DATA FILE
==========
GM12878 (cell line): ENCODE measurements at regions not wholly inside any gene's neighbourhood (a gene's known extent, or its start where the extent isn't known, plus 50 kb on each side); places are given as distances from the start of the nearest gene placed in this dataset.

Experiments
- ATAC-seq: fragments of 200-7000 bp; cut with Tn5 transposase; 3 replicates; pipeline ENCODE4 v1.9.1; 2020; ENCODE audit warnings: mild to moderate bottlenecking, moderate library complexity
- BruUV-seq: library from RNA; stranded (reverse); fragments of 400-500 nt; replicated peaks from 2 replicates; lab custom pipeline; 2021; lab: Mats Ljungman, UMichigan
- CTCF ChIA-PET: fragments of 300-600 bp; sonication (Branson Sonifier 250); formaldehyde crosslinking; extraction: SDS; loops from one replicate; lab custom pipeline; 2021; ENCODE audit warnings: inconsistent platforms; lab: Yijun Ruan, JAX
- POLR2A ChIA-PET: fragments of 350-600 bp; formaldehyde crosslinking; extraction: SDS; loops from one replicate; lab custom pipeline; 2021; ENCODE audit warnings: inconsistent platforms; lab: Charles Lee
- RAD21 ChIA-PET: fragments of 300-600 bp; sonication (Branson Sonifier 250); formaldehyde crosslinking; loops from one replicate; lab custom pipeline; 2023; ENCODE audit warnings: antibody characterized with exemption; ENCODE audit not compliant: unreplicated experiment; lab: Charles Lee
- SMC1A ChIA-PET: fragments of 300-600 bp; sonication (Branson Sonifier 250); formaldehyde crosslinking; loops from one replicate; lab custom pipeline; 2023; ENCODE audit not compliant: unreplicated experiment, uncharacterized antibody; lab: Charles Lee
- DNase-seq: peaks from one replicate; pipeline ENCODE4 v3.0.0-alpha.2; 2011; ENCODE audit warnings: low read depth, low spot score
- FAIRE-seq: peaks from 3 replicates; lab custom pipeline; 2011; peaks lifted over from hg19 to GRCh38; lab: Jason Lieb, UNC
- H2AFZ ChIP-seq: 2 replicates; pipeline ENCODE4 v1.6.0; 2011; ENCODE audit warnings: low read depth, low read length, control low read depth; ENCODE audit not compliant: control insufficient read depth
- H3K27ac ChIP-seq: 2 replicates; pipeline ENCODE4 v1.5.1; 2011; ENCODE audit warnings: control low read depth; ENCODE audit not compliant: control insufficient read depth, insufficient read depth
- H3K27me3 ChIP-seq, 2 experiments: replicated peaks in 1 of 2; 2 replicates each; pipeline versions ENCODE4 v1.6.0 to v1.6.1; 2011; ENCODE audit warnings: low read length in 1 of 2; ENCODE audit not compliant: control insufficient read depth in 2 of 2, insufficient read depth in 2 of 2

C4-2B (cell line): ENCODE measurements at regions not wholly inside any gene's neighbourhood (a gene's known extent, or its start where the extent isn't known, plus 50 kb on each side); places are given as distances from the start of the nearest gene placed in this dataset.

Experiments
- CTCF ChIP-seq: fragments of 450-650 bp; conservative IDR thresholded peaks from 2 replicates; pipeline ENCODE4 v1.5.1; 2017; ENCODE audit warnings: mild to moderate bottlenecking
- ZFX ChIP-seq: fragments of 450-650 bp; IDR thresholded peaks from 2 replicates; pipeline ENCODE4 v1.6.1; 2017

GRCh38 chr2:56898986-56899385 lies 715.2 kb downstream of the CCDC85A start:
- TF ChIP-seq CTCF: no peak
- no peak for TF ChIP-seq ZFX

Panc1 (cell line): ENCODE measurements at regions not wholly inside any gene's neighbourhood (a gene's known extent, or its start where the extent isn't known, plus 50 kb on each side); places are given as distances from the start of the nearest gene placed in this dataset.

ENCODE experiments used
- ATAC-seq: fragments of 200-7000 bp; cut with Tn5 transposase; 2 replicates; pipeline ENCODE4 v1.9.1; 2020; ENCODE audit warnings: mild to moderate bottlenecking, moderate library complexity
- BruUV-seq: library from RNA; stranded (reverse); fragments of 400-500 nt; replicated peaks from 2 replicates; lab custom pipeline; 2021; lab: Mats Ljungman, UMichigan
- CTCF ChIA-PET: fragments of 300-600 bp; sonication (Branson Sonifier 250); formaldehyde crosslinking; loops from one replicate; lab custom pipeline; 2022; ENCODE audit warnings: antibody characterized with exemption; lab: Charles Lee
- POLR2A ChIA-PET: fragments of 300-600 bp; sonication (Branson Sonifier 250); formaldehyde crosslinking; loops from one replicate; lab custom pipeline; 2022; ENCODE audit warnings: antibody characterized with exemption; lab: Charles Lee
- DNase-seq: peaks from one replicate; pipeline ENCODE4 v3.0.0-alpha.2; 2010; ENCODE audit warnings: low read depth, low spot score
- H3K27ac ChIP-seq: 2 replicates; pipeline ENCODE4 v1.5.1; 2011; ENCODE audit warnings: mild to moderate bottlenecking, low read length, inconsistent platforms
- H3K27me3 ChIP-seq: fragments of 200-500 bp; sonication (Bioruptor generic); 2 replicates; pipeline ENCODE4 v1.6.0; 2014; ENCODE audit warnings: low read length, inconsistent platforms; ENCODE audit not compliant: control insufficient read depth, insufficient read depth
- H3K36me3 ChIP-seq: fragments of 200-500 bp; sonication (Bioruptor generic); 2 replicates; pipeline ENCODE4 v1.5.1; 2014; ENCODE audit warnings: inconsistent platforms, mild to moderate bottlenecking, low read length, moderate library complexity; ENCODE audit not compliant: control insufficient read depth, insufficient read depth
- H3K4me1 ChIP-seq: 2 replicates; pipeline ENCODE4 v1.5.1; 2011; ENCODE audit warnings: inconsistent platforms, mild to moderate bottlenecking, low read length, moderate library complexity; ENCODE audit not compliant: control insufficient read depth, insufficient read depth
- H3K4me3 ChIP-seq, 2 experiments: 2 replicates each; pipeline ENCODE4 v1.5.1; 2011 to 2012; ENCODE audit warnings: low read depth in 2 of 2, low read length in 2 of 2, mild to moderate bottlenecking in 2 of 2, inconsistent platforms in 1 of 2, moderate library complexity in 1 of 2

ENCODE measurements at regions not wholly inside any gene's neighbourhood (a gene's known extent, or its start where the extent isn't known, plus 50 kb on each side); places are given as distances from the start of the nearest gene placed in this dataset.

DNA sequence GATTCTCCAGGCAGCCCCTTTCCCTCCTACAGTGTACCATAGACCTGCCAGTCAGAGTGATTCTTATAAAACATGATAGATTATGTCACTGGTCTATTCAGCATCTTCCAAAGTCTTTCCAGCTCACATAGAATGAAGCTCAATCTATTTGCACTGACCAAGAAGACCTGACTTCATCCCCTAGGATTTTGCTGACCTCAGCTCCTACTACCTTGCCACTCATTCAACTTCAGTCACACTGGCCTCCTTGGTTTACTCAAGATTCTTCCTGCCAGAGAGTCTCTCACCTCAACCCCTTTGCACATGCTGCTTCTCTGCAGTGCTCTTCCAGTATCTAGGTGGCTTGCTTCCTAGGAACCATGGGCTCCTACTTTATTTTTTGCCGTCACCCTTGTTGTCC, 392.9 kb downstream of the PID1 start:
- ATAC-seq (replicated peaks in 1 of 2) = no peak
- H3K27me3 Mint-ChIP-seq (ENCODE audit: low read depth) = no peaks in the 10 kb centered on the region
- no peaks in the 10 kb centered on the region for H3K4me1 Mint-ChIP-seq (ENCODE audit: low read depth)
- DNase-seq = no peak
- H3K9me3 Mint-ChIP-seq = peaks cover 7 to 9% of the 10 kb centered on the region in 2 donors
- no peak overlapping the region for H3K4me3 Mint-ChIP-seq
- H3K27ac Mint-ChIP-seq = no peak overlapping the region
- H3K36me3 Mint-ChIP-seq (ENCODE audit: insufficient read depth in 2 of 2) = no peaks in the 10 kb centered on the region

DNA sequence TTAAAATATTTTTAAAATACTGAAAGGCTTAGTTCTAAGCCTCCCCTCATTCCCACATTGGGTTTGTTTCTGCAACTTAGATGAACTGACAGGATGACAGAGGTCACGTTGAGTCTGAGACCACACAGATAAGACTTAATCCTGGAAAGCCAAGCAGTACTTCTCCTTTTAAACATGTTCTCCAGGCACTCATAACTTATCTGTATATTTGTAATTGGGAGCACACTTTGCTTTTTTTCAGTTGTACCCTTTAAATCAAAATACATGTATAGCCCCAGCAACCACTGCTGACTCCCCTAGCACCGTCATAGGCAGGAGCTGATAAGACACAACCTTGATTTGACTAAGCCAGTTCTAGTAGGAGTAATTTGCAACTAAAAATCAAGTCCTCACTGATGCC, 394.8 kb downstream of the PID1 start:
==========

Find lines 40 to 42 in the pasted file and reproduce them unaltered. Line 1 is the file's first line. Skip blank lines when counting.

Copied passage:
- no peak overlapping the region for H3K4me3 Mint-ChIP-seq
- H3K27ac Mint-ChIP-seq = no peak overlapping the region
- H3K36me3 Mint-ChIP-seq (ENCODE audit: insufficient read depth in 2 of 2) = no peaks in the 10 kb centered on the region